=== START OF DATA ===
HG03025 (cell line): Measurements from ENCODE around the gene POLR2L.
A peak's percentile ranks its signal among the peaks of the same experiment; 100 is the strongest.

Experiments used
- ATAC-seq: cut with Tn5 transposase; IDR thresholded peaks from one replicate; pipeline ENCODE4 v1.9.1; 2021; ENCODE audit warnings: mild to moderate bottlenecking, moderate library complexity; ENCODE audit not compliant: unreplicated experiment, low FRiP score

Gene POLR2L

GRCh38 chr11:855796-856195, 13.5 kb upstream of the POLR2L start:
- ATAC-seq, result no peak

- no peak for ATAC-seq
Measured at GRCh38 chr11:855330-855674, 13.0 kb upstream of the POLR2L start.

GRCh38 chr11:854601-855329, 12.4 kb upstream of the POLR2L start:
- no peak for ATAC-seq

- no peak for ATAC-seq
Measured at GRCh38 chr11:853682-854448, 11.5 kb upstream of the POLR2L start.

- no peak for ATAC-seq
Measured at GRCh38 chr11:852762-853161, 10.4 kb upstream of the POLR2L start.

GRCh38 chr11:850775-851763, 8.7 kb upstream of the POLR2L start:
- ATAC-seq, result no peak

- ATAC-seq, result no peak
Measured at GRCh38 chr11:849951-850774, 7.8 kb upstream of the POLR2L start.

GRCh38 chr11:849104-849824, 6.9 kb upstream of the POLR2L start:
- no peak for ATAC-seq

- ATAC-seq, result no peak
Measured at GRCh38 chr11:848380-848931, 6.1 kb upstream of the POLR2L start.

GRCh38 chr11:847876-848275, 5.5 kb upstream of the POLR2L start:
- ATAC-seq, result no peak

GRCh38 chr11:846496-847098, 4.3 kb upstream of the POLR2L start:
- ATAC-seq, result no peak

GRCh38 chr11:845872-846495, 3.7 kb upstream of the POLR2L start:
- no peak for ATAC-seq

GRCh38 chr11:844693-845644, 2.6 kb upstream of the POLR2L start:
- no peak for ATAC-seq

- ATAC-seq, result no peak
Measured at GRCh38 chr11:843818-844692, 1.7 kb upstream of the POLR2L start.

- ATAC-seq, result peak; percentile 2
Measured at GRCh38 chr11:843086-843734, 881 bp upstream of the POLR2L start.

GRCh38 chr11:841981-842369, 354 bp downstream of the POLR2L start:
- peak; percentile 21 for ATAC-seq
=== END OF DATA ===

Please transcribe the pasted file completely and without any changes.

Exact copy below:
HG03025 (cell line): Measurements from ENCODE around the gene POLR2L.
A peak's percentile ranks its signal among the peaks of the same experiment; 100 is the strongest.

Experiments used
- ATAC-seq: cut with Tn5 transposase; IDR thresholded peaks from one replicate; pipeline ENCODE4 v1.9.1; 2021; ENCODE audit warnings: mild to moderate bottlenecking, moderate library complexity; ENCODE audit not compliant: unreplicated experiment, low FRiP score

Gene POLR2L

GRCh38 chr11:855796-856195, 13.5 kb upstream of the POLR2L start:
- ATAC-seq, result no peak

- no peak for ATAC-seq
Measured at GRCh38 chr11:855330-855674, 13.0 kb upstream of the POLR2L start.

GRCh38 chr11:854601-855329, 12.4 kb upstream of the POLR2L start:
- no peak for ATAC-seq

- no peak for ATAC-seq
Measured at GRCh38 chr11:853682-854448, 11.5 kb upstream of the POLR2L start.

- no peak for ATAC-seq
Measured at GRCh38 chr11:852762-853161, 10.4 kb upstream of the POLR2L start.

GRCh38 chr11:850775-851763, 8.7 kb upstream of the POLR2L start:
- ATAC-seq, result no peak

- ATAC-seq, result no peak
Measured at GRCh38 chr11:849951-850774, 7.8 kb upstream of the POLR2L start.

GRCh38 chr11:849104-849824, 6.9 kb upstream of the POLR2L start:
- no peak for ATAC-seq

- ATAC-seq, result no peak
Measured at GRCh38 chr11:848380-848931, 6.1 kb upstream of the POLR2L start.

GRCh38 chr11:847876-848275, 5.5 kb upstream of the POLR2L start:
- ATAC-seq, result no peak

GRCh38 chr11:846496-847098, 4.3 kb upstream of the POLR2L start:
- ATAC-seq, result no peak

GRCh38 chr11:845872-846495, 3.7 kb upstream of the POLR2L start:
- no peak for ATAC-seq

GRCh38 chr11:844693-845644, 2.6 kb upstream of the POLR2L start:
- no peak for ATAC-seq

- ATAC-seq, result no peak
Measured at GRCh38 chr11:843818-844692, 1.7 kb upstream of the POLR2L start.

- ATAC-seq, result peak; percentile 2
Measured at GRCh38 chr11:843086-843734, 881 bp upstream of the POLR2L start.

GRCh38 chr11:841981-842369, 354 bp downstream of the POLR2L start:
- peak; percentile 21 for ATAC-seq